state law. Accordingly, the Section 1983 claims are dismissed
pursuant to 28 U.S.C. § 1915(e)(2)(B)(ii).
The Americans with Disabilities Act
alleges that defendants violated the Americans with
Disabilities Act (“ADA”) by not permitting
Plaintiff to walk his service dog. (Compl. at ¶ 16.)
Title II of the ADA provides that “no qualified
individual with a disability shall, by reason of such
disability, be excluded from participation in or be denied
the benefits of the services, programs, or activities of a
public entity, or be subjected to discrimination by any such
entity.” 42 U.S.C. § 12132. A private hospital is
not a public entity and thus is not subject to liability
under Title II. See Green v. City of New York, 465
F.3d 65, 78-80 (2d Cir. 2006) (affirming dismissal of claims
against a private hospital under Title II of the ADA).
III of the ADA provides that “[n]o individual shall be
discriminated against on the basis of disability in the full
and equal enjoyment of the goods, services, facilities,
privileges, advantages, or accommodations of any place of
public accommodation by any person who owns, leases (or
leases to), or operates a place of public
accommodation.” 42 U.S.C. § 12182(a).
are considered “public accommodations” for the
purposes of the ADA. 42 U.S.C. § 12181(7)(F) (defining
“public accommodation” to include “a ...
hospital”). However, Plaintiff seeks only monetary
damages, and the only available remedy under Title III of the
ADA is injunctive relief. 42 U.S.C. § 12188(a)(1).
“Monetary relief . . . is not available to private
individuals under Title III of the ADA.” Powell v.
Nat'l Bd. of Med. Exam'rs, 364 F.3d 79, 86 (2d
Cir. 2004); see also Krist v. Kolombos Rest. Inc.
688 F.3d 89, 94 (2d Cir. 2012) (holding that Title III of the
ADA “authorizes private actions only for injunctive
relief, not monetary damages”). “Since
[P]laintiff seeks only monetary relief with respect to [his]
ADA claims”, the complaint “fails to state a
plausible claim for relief under Title III of the ADA.”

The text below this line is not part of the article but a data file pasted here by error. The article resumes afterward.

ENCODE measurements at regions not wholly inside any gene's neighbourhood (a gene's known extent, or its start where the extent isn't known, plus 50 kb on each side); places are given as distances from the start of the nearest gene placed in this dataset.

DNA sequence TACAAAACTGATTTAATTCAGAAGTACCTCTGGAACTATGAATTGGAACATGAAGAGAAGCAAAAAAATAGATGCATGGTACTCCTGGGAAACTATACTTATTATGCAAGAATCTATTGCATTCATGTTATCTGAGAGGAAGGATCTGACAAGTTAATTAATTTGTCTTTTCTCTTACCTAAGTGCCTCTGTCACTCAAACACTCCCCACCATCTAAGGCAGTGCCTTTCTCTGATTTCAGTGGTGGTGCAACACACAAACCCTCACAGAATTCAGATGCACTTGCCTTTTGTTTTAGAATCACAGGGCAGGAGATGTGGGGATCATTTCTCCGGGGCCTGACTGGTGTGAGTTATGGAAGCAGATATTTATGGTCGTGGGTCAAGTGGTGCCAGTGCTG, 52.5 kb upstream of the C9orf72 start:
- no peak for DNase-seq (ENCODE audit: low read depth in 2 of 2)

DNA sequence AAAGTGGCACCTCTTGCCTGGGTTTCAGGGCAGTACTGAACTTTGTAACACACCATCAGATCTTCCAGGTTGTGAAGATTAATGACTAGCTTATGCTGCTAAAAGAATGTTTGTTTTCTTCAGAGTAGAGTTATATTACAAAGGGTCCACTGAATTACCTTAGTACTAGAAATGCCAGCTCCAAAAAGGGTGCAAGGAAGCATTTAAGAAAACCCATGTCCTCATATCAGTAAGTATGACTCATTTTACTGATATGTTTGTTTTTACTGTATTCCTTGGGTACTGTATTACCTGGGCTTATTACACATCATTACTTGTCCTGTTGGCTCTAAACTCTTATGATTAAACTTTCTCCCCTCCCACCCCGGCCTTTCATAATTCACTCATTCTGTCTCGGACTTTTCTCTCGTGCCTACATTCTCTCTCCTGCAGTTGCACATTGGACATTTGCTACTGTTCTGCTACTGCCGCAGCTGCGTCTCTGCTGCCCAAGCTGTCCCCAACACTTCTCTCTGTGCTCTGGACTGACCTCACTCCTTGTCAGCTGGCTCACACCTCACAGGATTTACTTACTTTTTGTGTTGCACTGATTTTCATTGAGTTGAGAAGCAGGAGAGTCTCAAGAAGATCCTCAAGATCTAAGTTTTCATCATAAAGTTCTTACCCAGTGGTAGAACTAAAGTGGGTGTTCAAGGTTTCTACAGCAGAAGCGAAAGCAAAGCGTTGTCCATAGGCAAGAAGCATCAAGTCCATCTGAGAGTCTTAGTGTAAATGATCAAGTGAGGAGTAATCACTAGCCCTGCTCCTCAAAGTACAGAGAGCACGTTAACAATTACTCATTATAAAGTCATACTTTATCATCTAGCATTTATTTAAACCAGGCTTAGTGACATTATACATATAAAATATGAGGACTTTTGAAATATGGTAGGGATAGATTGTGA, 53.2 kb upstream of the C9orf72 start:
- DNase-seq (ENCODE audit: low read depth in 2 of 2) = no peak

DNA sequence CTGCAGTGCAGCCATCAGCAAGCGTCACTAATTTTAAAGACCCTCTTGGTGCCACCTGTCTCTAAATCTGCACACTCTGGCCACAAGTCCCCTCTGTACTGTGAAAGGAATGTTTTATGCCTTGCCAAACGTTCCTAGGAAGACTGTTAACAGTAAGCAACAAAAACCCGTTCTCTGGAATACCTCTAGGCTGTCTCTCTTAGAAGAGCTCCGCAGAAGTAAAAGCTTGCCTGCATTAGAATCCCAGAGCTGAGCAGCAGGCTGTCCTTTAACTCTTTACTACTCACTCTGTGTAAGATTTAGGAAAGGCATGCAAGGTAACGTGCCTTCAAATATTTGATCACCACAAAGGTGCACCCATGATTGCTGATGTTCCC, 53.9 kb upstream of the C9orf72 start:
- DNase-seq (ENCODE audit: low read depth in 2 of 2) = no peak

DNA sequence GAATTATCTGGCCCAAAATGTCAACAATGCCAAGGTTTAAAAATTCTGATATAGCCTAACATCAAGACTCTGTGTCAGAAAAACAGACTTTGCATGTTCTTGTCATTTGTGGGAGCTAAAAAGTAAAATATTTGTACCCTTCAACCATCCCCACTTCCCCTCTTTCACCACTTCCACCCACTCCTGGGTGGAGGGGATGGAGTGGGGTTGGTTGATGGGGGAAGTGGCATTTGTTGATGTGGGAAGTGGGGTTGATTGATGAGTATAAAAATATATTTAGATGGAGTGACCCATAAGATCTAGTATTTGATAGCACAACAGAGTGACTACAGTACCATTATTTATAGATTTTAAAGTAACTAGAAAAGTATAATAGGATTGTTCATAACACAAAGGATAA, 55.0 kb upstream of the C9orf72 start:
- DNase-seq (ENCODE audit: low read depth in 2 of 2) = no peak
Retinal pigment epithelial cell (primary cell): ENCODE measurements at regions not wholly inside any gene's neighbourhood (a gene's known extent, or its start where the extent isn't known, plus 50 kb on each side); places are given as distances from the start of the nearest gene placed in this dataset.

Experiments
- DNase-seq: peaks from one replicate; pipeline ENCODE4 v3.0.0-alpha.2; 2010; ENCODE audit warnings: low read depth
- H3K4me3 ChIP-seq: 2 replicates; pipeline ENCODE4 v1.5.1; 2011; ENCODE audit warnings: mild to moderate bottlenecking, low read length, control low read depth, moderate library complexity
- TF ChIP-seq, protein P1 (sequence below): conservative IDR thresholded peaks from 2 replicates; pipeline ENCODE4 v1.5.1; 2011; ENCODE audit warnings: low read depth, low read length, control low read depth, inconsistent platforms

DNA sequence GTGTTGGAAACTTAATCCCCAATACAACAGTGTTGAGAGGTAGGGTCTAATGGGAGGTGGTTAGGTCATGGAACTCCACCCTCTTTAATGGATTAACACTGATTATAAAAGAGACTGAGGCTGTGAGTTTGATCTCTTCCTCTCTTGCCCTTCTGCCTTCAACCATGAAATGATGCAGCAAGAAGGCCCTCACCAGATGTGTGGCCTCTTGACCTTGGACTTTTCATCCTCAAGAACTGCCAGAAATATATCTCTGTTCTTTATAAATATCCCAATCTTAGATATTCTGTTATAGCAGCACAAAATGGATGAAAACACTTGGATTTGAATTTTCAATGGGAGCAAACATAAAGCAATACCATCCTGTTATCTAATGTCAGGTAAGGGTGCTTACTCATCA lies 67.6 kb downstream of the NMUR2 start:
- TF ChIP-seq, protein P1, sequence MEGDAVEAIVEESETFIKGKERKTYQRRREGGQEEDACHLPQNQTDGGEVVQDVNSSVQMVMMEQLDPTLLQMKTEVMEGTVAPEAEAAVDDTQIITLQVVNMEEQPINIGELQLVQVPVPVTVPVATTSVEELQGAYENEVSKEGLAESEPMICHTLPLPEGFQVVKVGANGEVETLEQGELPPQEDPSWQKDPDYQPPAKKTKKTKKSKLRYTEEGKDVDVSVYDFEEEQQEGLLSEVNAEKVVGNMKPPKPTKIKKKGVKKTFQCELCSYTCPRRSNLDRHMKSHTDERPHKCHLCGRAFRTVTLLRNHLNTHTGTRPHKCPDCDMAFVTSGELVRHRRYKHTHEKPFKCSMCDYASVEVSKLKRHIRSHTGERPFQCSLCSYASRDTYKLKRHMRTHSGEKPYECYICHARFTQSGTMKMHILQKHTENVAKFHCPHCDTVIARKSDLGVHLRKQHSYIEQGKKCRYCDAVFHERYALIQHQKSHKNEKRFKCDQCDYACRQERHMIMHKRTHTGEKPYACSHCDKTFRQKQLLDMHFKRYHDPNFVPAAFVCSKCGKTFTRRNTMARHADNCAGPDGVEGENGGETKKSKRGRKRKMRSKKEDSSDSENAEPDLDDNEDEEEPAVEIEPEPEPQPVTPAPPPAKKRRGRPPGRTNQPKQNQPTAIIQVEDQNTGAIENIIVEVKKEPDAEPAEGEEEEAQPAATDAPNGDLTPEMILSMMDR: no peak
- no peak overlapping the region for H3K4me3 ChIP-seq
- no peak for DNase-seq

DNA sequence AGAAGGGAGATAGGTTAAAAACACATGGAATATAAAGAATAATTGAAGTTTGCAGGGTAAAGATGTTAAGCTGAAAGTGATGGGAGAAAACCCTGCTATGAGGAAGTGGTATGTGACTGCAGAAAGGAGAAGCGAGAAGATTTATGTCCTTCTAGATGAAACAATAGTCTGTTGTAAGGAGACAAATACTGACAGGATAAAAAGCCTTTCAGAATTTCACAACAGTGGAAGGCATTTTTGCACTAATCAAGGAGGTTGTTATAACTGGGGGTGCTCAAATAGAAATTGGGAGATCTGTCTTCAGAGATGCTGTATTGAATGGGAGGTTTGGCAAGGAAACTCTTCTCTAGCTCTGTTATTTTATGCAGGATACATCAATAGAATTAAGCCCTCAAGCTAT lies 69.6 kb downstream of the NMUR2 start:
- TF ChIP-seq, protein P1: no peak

Sandler v. Benden, No. 15-CV-1193(SJF)(AKT), 2016 WL
9944017, at *16 (E.D.N.Y. Aug. 19, 2016), aff'd,
No. 16-3218, 2017 WL 5256812 (2d Cir. Nov. 13, 2017).
Further, when injunctive relief is not available, the ADA
claim becomes moot, and the district court no longer has
subject-matter jurisdiction. Brief v. Albert Einstein
Coll. of Med., 423 Fed.Appx. 88, 90 (2d Cir. 2011)
(finding ADA claim moot where injunctive relief no longer
possible); Bacon v. Walgreen Co., 91 F.Supp.3d 446,
453 (E.D.N.Y. 2015) (dismissing ADA Title III claim as moot
when injunctive relief was no longer possible). In this case,
Plaintiff has not requested injunctive relief and has not
demonstrated that he “continue[s] to have a personal
stake in the outcome of the lawsuit.” Lewis v.
Continental Bank Corp., 494 U.S. 472, 478 (1990)
(quoting Los Angeles v. Lyons, 461 U.S. 95, 101
(1983) (internal quotation marks omitted)).
damages are not available under Title III of the ADA,
Plaintiff's claim for damages is dismissed.
Sandler, 2016 WL 9944017, at *16 (dismissing Title
III ADA claim for failure to state a claim where plaintiff
sought only monetary damages); see also Bernas v.
Cablevision Sys. Corp., 215 F. App'x 64, 68 (2d Cir.
2007) (affirming dismissal where plaintiff “cannot seek
damages for past ‘harassment' under Title III of
the ADA”); Fiorica v. Univ. of Rochester, Sch. of
Nursing, No. 07-CV-6232T, 2008 WL 907371, at *2
(W.D.N.Y. Mar. 31, 2008) (dismissing Title III ADA claim for
failure to state a claim where plaintiff sought only monetary